Today it's harder to imagine such an eventuality, but if you get under someone's skin, better control what you post on Facebook.
When Eichmann fled to Argentina, he no longer looked much like a young SS officer during the war (on the left, a photo from his passport issued by the Red Cross, Fundacion Memoria del Holocausto, public domain).
Eichmann was very different from other SS men in this respect. Not only did he not take commemorative photos of himself during the execution, but also did not take part in public games such as attempts to shoot two Jewish heads with one bullet.
He avoided showing himself to his victims, thanks to which few people knew what he looked like after the war.
Fourth:Don't trust lovers
Women have repeatedly turned out to be the greatest weakness of high-ranking men. During the war, Eichmann almost did not see his wife and three sons, but he did not avoid romances. Veronika Liebl, who was married to him, was aware of these betrayals, but remained faithful to him. Anyway, she was unable to help the investigators find the husband who had not been in contact with the family.
Of course, the hiding Eichmann did not meet with any of his former lovers and did not seek help from them. And rightly so, several of them were tracked down by Jewish Nazi hunters looking for him.
The German could not, however, correct the old mistake. Another of his "friends" lived near Linz, with whom he had accidentally left his photo.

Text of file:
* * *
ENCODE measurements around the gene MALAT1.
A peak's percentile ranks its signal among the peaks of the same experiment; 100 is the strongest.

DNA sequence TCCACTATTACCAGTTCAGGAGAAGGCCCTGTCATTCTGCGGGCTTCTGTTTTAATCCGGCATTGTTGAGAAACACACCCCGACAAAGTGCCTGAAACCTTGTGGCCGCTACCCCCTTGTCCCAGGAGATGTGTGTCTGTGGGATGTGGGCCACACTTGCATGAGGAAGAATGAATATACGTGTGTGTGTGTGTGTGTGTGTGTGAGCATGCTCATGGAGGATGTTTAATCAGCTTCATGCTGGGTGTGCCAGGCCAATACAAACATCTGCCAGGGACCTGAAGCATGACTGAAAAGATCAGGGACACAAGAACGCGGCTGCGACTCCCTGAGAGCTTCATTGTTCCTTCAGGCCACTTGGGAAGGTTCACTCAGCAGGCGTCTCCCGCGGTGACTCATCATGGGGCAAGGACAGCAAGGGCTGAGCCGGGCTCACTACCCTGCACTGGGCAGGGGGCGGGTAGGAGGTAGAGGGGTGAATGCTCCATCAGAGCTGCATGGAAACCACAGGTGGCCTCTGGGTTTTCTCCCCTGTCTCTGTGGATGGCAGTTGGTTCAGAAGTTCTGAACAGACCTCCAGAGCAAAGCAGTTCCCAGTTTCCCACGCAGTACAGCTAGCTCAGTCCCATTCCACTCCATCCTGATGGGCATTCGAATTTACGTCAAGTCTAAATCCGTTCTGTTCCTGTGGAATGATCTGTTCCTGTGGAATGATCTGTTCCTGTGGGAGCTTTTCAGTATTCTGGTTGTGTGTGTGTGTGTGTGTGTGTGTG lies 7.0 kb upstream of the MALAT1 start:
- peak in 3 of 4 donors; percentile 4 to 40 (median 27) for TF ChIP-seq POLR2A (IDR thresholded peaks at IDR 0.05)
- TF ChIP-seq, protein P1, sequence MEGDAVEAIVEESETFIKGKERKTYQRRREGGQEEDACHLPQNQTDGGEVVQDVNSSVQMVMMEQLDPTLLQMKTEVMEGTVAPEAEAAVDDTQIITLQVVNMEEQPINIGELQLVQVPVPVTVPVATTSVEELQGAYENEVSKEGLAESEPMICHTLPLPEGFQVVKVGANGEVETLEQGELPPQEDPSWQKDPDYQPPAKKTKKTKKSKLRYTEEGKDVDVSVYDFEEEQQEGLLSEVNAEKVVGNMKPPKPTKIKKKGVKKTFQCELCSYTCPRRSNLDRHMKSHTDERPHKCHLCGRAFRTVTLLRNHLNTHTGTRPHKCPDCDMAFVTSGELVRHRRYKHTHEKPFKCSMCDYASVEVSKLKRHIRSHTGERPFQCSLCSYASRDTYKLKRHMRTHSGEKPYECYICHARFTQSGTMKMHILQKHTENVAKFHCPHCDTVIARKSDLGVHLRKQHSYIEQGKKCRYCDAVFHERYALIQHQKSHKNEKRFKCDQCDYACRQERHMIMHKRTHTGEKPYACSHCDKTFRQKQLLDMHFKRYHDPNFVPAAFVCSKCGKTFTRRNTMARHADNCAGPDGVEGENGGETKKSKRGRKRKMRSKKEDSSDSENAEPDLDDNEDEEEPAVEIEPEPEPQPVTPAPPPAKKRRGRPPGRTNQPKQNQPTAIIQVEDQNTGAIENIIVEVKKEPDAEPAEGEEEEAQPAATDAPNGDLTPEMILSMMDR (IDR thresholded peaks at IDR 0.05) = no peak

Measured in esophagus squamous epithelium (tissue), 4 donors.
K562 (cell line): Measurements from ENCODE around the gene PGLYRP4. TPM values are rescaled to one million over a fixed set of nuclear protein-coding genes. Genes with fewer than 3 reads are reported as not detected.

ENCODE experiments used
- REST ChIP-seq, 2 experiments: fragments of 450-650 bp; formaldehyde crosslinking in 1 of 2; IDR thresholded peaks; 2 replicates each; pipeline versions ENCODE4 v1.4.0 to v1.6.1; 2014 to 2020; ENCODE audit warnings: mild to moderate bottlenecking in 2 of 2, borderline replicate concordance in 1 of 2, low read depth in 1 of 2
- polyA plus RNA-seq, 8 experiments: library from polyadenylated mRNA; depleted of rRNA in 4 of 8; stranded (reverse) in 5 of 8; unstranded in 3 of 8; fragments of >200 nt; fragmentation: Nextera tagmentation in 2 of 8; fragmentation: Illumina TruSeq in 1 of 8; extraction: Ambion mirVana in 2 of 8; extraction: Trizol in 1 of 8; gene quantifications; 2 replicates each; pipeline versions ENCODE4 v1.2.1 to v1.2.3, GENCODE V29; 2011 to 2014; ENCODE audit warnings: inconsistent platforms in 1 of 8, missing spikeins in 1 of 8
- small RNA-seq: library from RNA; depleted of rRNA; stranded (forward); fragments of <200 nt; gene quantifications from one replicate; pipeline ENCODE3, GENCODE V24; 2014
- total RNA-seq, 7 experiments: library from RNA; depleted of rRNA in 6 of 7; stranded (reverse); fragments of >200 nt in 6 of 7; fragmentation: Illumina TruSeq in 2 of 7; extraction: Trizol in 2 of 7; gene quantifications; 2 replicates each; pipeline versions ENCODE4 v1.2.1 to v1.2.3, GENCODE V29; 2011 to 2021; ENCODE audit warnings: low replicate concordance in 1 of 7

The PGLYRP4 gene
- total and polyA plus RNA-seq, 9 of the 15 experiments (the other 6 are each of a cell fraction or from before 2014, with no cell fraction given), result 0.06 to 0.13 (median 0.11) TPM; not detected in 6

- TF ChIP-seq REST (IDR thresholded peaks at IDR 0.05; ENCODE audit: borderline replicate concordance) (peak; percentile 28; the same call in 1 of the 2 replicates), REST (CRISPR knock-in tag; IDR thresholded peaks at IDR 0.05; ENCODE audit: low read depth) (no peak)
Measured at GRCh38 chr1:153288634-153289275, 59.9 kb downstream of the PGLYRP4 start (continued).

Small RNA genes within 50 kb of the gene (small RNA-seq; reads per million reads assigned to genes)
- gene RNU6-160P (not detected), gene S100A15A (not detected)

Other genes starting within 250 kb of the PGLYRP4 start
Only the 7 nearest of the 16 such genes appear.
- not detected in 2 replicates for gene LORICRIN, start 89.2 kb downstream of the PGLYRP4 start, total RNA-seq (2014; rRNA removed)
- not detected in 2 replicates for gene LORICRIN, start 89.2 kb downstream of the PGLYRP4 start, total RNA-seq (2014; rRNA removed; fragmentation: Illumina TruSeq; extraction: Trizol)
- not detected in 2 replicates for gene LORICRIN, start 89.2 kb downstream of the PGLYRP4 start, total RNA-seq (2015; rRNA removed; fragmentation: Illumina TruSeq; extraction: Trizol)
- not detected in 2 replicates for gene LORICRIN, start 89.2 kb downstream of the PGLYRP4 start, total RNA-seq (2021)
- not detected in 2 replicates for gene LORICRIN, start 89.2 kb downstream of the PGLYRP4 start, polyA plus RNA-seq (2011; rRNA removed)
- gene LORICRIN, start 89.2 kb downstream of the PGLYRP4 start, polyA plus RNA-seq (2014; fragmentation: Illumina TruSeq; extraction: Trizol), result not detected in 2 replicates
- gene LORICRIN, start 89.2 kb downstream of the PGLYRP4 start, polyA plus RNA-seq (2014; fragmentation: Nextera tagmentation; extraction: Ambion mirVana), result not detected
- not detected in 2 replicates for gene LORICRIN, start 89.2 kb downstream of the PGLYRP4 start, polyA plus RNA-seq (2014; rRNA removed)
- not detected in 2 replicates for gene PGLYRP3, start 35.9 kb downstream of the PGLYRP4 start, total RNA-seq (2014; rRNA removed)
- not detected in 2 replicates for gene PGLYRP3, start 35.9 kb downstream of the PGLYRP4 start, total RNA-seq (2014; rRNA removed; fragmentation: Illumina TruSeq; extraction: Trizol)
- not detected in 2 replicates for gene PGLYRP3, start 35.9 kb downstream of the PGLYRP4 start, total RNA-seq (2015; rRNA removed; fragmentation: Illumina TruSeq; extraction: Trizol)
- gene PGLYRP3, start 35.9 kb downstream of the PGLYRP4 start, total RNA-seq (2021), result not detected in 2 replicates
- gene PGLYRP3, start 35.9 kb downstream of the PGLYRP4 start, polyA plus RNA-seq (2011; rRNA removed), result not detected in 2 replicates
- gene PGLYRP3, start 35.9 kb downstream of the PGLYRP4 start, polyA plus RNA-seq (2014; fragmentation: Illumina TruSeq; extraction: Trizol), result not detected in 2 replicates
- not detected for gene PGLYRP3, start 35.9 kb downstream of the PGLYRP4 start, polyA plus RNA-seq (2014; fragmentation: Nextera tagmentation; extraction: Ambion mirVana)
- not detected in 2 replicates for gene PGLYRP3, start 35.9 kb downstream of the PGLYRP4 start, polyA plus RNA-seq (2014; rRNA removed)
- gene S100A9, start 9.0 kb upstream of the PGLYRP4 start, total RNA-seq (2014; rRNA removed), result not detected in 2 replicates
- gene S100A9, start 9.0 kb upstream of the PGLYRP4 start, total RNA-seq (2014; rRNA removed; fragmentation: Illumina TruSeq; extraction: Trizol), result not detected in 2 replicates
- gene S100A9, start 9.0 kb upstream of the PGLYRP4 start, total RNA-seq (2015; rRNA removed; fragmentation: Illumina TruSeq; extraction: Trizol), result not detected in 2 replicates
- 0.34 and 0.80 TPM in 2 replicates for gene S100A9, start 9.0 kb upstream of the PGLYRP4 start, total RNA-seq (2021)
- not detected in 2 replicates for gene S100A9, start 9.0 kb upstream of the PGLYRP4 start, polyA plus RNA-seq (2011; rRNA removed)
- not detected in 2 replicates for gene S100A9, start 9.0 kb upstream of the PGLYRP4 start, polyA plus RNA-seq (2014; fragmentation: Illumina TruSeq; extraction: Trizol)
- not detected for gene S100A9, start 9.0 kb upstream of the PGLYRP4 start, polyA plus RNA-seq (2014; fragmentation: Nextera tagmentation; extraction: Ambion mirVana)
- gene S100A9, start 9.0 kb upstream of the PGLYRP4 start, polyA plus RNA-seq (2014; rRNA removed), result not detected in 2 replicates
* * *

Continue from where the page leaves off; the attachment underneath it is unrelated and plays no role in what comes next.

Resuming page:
The woman did not sin with intelligence, and perhaps that was why Eichmann did not see her as a threat. But Maria Mösenbacher was very proud of her lover's photos and liked to show them off. She also showed it to an agent of the Haganah - a Jewish paramilitary organization pursuing the Nazis - who made acquaintance with her only to extract this memento from her.
The conditions in the Allied camps for German prisoners of war in 1945 were terrible. Adolf Eichmann was a prisoner of many of them (photo:U.S. Army, public domain).
Although revealing your identity to anyone is extremely risky, when you are a wanted criminal, sometimes there is no way out. After six months in the Allied POW camps, Eichmann remained unrecognized, but he realized that he would eventually be discovered. He had to trust someone.
He turned to the highest-ranking SS man in the camp. He, along with other officers, organized his comrade's escape. They forged documents in his new name, and one of them gave him a letter to his sister, who later helped him to sew in.
Eichmann hid in Lower Saxony for over four years, first as a lumberjack, then as a chicken breeder. He even sold eggs to Jews from Belsen, where one of the concentration camps was located during the war . Eventually, he wanted a better life and had to seek help again.
Through an encrypted advertisement in a newspaper, he communicated with a network of former SS-men from the ODESSA organization. It dealt with the transfer of Nazi criminals to Argentina, with the considerable help of the representatives of the Catholic Church. It was ruled by Juan Perón, who considered helping the pursued Germans as his duty.